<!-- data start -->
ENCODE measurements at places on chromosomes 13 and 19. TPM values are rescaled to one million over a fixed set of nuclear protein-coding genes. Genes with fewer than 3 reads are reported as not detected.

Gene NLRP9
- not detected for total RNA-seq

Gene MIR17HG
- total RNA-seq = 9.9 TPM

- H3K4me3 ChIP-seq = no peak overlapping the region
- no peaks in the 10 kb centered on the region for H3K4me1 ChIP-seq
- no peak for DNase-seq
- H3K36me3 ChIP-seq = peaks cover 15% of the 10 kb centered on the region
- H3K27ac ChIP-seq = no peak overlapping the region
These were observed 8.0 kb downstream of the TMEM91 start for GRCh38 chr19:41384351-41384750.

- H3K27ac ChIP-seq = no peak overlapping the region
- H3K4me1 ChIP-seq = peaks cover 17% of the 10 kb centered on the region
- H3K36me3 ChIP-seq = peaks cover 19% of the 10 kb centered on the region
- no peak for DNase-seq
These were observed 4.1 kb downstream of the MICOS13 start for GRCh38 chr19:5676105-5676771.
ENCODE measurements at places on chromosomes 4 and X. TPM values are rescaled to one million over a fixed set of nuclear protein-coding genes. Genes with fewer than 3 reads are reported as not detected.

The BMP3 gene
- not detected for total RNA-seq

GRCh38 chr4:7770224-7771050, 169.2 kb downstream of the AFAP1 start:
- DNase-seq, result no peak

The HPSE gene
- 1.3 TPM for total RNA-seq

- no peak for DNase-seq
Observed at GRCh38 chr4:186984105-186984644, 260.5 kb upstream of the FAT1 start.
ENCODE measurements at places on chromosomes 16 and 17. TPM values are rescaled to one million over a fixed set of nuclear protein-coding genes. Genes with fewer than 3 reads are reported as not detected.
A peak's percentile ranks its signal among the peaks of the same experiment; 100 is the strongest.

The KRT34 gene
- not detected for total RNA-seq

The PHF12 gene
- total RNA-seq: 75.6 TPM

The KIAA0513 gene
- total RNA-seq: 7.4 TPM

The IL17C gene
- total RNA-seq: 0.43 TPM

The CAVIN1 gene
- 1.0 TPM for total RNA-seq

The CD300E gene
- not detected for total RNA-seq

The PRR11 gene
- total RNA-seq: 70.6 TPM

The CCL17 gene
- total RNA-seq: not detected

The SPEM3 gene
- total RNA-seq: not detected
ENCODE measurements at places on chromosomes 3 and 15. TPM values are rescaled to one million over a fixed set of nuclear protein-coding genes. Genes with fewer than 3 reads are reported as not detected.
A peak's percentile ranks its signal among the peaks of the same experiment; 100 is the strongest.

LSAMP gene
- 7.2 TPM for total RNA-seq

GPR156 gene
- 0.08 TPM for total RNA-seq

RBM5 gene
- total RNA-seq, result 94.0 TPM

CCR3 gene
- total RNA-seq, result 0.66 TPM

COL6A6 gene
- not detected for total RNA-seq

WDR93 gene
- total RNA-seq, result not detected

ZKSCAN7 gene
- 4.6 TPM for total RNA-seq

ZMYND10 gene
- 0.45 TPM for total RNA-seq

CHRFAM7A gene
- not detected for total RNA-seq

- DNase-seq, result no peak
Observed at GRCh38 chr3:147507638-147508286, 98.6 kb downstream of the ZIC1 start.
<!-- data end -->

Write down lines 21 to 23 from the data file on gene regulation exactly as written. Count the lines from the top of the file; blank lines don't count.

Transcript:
- DNase-seq, result no peak

The HPSE gene
- 1.3 TPM for total RNA-seq